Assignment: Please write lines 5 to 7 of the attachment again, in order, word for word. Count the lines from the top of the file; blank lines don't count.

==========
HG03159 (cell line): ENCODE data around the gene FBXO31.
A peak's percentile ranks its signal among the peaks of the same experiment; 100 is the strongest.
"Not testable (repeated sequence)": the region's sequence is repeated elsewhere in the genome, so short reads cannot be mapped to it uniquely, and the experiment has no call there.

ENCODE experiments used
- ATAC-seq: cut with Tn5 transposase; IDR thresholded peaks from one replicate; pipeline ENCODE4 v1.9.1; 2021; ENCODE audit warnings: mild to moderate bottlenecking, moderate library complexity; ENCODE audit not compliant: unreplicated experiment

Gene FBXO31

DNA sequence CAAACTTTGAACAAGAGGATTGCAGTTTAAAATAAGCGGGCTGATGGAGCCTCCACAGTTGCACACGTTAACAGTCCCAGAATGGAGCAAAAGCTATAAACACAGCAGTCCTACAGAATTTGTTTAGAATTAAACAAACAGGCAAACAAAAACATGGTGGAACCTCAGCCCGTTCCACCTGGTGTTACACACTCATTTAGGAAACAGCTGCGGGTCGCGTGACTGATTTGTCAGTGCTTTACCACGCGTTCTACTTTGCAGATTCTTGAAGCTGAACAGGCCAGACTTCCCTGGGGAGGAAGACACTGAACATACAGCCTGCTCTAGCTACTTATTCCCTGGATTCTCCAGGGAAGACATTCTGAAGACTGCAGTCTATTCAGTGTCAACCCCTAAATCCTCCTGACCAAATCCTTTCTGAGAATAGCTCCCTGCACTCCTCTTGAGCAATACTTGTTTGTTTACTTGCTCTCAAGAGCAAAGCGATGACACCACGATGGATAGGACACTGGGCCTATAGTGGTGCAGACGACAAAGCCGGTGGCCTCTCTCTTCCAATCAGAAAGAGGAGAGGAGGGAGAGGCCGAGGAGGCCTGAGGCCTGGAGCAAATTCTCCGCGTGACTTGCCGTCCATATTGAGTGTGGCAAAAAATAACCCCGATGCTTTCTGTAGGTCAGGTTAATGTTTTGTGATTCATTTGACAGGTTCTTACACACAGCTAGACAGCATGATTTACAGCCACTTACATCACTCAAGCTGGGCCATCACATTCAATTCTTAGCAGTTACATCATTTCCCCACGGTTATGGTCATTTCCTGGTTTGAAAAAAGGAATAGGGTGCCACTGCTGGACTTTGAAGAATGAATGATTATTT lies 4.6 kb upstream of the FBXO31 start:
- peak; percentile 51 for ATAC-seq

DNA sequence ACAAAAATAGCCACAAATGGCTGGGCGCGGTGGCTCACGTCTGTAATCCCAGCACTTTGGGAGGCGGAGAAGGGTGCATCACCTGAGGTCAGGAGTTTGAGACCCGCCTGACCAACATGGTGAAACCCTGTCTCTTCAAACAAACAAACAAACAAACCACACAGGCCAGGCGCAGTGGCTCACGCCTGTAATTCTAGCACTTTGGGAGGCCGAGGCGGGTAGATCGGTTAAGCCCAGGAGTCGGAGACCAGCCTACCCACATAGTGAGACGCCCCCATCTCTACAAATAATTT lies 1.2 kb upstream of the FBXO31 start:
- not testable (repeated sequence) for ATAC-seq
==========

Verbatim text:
- ATAC-seq: cut with Tn5 transposase; IDR thresholded peaks from one replicate; pipeline ENCODE4 v1.9.1; 2021; ENCODE audit warnings: mild to moderate bottlenecking, moderate library complexity; ENCODE audit not compliant: unreplicated experiment

Gene FBXO31

DNA sequence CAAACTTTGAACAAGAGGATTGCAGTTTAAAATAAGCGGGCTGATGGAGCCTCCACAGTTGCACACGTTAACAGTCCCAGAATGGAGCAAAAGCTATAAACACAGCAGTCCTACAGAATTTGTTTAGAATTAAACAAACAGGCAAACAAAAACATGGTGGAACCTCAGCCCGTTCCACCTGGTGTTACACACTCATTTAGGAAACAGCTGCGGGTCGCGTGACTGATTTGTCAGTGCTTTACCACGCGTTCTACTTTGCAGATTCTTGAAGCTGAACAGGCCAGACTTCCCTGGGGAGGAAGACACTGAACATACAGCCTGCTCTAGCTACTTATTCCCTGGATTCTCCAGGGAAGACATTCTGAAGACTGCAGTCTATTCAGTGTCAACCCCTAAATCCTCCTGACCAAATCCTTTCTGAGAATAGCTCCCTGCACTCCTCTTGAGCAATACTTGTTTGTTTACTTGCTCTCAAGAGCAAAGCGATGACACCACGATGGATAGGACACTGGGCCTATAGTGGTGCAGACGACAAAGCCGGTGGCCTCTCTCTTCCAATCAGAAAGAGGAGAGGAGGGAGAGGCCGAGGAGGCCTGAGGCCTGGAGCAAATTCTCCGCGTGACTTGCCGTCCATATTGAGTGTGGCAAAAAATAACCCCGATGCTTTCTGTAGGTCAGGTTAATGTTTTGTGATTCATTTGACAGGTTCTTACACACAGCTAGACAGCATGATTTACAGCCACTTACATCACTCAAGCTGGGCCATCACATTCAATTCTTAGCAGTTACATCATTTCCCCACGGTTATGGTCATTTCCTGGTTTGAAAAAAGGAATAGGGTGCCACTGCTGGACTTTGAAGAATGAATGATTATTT lies 4.6 kb upstream of the FBXO31 start: